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Smaller hippocampal volume is associated with reduced posttraumatic stress symptoms in pediatric cancer patients and survivors following a brief novel martial arts-based intervention
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  • Hilary Marusak,
  • Julia M. Evanski,
  • Allesandra Iadipaolo,
  • Samantha L. Ely,
  • Clara G. Zundel,
  • Leah Gowatch,
  • Amanpreet Bhogal,
  • Zazai Owens,
  • Cindy Cohen,
  • Elimelech Goldberg,
  • Martin Bluth,
  • Jeffrey Taub,
  • Felicity Harper,
  • Christine Rabinak
Hilary Marusak
Wayne State University

Corresponding Author:hmarusak@med.wayne.edu

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Julia M. Evanski
Wayne State University
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Allesandra Iadipaolo
Wayne State University
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Samantha L. Ely
Wayne State University
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Clara G. Zundel
Wayne State University
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Leah Gowatch
Wayne State University
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Amanpreet Bhogal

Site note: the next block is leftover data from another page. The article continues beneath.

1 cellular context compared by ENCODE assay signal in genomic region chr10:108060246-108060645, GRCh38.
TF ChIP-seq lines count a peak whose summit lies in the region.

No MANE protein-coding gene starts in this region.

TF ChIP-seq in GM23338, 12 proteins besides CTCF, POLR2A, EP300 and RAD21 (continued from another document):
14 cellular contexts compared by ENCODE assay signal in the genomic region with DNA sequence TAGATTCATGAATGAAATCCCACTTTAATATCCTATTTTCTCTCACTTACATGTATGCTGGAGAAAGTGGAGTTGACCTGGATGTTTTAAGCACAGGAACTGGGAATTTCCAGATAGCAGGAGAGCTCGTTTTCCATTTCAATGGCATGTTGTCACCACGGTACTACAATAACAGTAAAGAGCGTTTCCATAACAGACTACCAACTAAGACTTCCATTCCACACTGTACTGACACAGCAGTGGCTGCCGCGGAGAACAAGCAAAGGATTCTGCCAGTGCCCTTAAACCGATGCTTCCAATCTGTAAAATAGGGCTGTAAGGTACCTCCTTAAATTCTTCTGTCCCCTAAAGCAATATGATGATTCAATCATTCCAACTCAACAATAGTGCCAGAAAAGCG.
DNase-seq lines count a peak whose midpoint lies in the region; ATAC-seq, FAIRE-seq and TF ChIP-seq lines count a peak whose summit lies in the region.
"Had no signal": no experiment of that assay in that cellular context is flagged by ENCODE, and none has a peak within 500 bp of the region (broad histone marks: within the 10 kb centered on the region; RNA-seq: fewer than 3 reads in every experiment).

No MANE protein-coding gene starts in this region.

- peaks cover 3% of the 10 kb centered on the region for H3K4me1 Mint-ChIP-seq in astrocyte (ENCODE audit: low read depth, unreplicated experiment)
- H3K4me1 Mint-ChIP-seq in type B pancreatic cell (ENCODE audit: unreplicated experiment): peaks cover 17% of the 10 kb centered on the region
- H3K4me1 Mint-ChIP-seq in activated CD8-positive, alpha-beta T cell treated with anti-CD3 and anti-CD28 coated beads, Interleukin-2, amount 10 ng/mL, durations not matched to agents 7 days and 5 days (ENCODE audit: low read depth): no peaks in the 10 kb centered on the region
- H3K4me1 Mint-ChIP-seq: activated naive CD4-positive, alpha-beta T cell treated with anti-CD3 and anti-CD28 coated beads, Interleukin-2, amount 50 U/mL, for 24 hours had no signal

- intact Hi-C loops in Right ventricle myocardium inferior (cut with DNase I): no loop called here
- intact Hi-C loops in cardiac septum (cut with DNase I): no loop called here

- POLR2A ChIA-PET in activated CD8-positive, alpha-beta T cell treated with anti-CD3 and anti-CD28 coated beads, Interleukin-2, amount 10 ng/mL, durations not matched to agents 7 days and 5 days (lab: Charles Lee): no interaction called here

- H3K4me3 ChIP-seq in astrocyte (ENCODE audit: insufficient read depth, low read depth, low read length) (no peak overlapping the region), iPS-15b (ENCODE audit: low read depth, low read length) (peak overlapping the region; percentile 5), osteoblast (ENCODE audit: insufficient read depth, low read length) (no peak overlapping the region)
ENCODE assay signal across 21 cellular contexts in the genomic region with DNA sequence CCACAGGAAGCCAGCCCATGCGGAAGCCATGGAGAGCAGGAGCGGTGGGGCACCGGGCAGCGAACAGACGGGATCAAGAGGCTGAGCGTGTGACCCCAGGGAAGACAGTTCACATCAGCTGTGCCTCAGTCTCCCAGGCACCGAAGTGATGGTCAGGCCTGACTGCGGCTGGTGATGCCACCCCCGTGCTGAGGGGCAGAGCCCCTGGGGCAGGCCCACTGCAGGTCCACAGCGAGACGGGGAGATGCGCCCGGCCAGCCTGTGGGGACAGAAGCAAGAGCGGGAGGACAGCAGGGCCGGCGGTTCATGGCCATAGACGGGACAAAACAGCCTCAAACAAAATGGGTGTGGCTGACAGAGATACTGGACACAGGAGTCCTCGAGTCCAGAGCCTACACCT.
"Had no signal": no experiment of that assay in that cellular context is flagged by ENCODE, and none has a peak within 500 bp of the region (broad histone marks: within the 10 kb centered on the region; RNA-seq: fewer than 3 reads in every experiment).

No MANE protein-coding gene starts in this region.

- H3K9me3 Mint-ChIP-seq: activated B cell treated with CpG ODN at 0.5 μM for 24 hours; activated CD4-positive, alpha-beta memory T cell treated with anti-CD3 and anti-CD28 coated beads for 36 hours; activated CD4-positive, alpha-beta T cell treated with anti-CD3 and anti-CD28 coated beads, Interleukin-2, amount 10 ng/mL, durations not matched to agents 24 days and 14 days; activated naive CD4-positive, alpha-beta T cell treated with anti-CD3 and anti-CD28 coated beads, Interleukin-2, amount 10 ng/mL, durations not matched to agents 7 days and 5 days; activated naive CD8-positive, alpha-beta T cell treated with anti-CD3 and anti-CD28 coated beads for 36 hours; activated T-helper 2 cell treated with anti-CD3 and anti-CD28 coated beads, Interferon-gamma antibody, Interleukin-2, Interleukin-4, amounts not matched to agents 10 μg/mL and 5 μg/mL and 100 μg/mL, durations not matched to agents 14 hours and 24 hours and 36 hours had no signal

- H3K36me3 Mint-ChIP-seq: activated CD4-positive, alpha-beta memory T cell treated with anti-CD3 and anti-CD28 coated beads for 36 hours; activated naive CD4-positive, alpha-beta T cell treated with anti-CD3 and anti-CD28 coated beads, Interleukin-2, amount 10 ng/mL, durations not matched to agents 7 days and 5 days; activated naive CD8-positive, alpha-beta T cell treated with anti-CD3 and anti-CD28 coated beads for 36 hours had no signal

Wayne State University
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Zazai Owens
Wayne State University
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Cindy Cohen
Kids Kicking Cancer
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Elimelech Goldberg
Wayne State University
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Martin Bluth
Wayne State University
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Jeffrey Taub
Wayne State University
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Felicity Harper
Wayne State University
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Christine Rabinak
Wayne State University
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Abstract

Pediatric cancer patients and survivors frequently report posttraumatic stress symptoms (PTSS), which are associated with variation in stress-sensitive brain regions, including the hippocampus. We examined the impact of a novel, four-week martial-arts-based meditative intervention on cancer-related PTSS in pediatric patients and survivors, and whether hippocampal volumes at baseline correlate with PTSS severity and/or changes in PTSS over time. PTSS did not significantly change from baseline to post-intervention. However, smaller hippocampal volume was correlated with more severe re-experiencing PTSS at baseline, and greater reductions in PTSS post intervention. Together, hippocampal volume may be a biomarker of PTSS severity and intervention response.
24 Jan 2023Submitted to Pediatric Blood & Cancer
24 Jan 2023Assigned to Editor
24 Jan 2023Submission Checks Completed
25 Jan 2023Review(s) Completed, Editorial Evaluation Pending
26 Jan 2023Reviewer(s) Assigned